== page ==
I send my people on the straight road that Christ’s church has taught us about. While I live I will never fall from faith in Christ.

Thirty years ago I knew little about the one we call God. At that time I was a very good dancer. In England I danced before our Grandmother, Queen Victoria. At that time I gave medicines to the sick. Perhaps I was proud, I considered myself brave and I considered myself to be a good Indian, but now I think I am better.

St. Paul also became better after his conversion. I know that the Catholic religion is good, better than the Sun dance or the Ghost dance. Long ago the Indians performed such dances only for glory. They cut themselves and caused the blood to flow. But for the sake of sin Christ was nailed on the cross to take our sins away. The Indian religion of long ago did not benefit mankind. The medicine men sought only glory and presents from their curing. Christ commanded us to be humble and He taught us to stop sin. The Indian medicine men did not stop sin. Now I despise sin. And I want to go straight in the righteous way that the Catholics teach us so my soul will reach heaven. This is the way I wish it to be. With a good heart I shake hands with all of you.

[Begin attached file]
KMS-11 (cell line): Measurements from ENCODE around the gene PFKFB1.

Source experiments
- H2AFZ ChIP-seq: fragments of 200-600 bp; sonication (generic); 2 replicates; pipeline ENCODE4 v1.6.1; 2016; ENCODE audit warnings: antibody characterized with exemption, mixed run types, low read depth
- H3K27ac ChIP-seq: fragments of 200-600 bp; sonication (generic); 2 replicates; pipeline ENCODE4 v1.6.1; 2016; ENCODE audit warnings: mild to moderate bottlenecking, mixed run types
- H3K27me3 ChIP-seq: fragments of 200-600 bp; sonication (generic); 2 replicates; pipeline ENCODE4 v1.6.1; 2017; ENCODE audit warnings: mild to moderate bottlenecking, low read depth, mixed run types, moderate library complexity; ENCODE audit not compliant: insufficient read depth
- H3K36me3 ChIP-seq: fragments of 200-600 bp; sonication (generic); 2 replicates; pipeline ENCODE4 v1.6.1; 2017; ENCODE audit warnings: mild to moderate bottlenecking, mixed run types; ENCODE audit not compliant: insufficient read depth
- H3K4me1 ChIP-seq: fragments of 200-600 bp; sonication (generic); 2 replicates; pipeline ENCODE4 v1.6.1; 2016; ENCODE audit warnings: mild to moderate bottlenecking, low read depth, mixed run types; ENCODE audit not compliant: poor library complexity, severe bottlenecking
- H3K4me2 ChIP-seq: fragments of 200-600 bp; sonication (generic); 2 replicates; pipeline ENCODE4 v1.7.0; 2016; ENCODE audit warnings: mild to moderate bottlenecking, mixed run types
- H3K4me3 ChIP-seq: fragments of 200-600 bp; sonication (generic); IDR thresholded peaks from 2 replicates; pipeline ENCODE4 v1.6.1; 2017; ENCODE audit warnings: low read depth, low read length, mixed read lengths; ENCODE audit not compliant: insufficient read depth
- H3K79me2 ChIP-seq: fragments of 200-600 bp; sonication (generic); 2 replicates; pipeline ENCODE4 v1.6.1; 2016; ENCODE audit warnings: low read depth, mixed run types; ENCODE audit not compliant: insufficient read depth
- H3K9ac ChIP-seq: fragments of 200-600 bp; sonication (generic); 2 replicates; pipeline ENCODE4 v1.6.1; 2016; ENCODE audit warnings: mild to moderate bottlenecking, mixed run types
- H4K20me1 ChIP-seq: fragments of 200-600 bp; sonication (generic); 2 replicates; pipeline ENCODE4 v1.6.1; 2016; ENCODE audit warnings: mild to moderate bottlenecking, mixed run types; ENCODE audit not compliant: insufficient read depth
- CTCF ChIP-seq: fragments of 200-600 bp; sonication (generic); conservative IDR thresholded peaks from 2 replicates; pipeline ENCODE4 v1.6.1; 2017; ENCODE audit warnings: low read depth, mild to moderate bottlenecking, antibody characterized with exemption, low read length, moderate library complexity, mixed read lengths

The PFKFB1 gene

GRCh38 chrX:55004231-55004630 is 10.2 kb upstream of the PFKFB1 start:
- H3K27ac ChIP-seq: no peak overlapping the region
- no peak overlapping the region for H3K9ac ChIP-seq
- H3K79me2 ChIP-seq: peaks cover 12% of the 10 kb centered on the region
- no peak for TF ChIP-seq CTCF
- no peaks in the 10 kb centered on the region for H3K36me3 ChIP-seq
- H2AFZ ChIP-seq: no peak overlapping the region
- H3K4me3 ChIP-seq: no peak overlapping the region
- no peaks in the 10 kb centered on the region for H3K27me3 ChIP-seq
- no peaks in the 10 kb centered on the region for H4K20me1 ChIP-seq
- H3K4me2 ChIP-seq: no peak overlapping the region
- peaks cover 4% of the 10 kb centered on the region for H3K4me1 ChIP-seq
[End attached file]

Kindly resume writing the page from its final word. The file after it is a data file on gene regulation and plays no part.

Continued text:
(signed) Nick Black Elk
Lucy Looks Twice [BAM note: Black Elk’s Daughter]
Joseph A. Zimmerman, S.J. [BAM note: The Jesuit missionary, Father Zimmerman, was adopted by a Lakota family and given the name, Wanblee Wankatuya, which means “High Eagle.” He spoke their language fluently. His writings and photography from the mission are soon to be on exhibition at The Sioux City Lewis & Clark Interpretive Center in Sioux City, Iowa.]

Raymond De Maillee, The Sixth Grandfather, pp. 59-61.

  • Charles

    Great post ! Brother, I am surprised you didn’t include the story told by Lucy Looks Twice about how Nicholas Black Elk, everyday while he prayed his Rosary (while smoking his pipe), was visited by a wicasu wakan (sacred man, i.e. priest) from Europe who would pray with him. Personally, I believe that this priest who came from Europe every day to pray with Black Elk was Padre Pio.

  • Thank you, Charles. I would love to have a source for that. Can you tell me where to read about it?

  • Charles

    I don’t have it with me at the moment, but I think it is in one of the later chapters of ‘Black Elk: Holy Man of the Oglala.” Lucy Looks Twice is quoted in block text as telling an anecdote about her father during his latter years in the 1940s. She indicates that he has little time left on earth and asks if he is ready to die; he respond that she should not fear because he is visited by a wicasa wakan from Europe every day while he prays the Rosary. I would give a page, but unfortunately I recently lent this book to somebody.

  • busch

    Thank you so much for posting this. One of Black Elk’s contemporaries, Iron Hail, a.k.a. “Dewey Beard” also converted. Dewey Beard was the last living survivor of both the Battle of the Little Big Horn and the 1890 Wounded Knee massacre. My grandfather knew Dewey Beard very well and thought very highly of him. I’ve written a post on my blog page that may be of interest to you.

    http://oldmanoftheski.wordpress.com/2012/10/25/history-revisited-digging-for-the-truth/